There has been recent dispute both on this blog and on Twitter about whether a company has a duty to maximise its profits, or not. This is the law, from the Companies Act 2006:
(1)A director of a company must act in the way he considers, in good faith, would be most likely to promote the success of the company for the benefit of its members as a whole, and in doing so have regard (amongst other matters) to—
(a)the likely consequences of any decision in the long term,
(b)the interests of the company's employees,
(c)the need to foster the company's business relationships with suppliers, customers and others,
(d)the impact of the company's operations on the community and the environment,
(e)the desirability of the company maintaining a reputation for high standards of business conduct, and
(f)the need to act fairly as between members of the company.
(2)Where or to the extent that the purposes of the company consist of or include purposes other than the benefit of its members, subsection (1) has effect as if the reference to promoting the success of the company for the benefit of its members were to achieving those purposes.
(3)The duty imposed by this section has effect subject to any enactment or rule of law requiring directors, in certain circumstances, to consider or act in the interests of creditors of the company.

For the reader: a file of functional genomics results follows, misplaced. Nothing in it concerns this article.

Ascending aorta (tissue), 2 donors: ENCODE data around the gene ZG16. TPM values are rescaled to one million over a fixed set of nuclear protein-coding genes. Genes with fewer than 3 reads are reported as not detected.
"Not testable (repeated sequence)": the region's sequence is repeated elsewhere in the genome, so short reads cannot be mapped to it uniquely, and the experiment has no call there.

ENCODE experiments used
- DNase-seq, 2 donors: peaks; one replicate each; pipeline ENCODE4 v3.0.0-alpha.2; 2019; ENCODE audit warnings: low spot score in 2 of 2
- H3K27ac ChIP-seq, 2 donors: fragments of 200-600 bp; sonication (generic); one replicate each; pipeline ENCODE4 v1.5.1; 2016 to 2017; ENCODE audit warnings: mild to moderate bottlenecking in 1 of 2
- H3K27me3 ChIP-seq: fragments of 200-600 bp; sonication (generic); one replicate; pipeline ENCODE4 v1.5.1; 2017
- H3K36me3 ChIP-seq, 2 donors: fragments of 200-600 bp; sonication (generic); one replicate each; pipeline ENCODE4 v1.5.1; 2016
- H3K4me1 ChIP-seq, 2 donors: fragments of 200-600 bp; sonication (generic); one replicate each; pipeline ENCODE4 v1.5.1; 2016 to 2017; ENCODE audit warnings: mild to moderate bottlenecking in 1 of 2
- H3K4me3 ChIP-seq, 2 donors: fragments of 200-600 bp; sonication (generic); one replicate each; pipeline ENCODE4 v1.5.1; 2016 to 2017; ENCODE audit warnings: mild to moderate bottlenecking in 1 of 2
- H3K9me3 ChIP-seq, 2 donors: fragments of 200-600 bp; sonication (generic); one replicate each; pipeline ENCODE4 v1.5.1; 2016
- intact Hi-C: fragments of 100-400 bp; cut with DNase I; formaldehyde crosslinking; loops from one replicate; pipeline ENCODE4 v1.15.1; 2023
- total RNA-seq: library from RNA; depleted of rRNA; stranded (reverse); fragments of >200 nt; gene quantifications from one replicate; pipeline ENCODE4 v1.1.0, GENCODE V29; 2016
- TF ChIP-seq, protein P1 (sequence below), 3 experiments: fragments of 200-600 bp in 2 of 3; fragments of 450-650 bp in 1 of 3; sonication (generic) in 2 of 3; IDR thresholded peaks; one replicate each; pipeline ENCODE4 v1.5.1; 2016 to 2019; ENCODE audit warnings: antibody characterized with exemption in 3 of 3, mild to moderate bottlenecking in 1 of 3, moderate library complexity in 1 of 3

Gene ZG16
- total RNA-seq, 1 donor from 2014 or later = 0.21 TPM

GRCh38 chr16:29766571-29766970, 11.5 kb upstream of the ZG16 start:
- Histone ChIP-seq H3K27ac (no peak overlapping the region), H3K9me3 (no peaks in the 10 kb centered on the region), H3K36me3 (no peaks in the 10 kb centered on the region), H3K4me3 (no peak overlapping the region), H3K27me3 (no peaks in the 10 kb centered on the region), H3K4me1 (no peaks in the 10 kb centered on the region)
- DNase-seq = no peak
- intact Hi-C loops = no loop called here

So, where does it say that profit maximisation has to be the object of the company? Quite clearly it doesn't.
Sure, 'success of the company for the benefit of its members' clearly implies a duty to generate profit, or at least a positive cash flow, but maximise it? No way! This is at best a constrained requirement, as is clear from sub-paragraphs a to f.
And in that case judgement has to be exercised. Tax cheating may not in that case be sound judgement. It is harmful to employees. It may be harmful to the members, who may have to pay more tax as a result in a personal capacity. It may harm the long term interests of the company whether by reason of risk of tax challenge or because the directors' believe that the resources they need from the state may not be available to them.
So what is abundantly clear is that in UK law there is:
a) No duty to maximise profit
b) No duty to minimise tax bills
c) A duty to exercise judgement.
And there is no way tax cheating can be reconciled with the legal obligation of the directors because it is clearly contrary to the interests of pension fund members, employees, the long term stability of the company and as such to its duty to suppliers, customers and others.
So shall we stop the absurd claim that tax avoidance is a duty once and for all? It's not. And it's time we said so, loud and clear.
Cheating is an exercise in poor judgement. As such it is contrary to company law.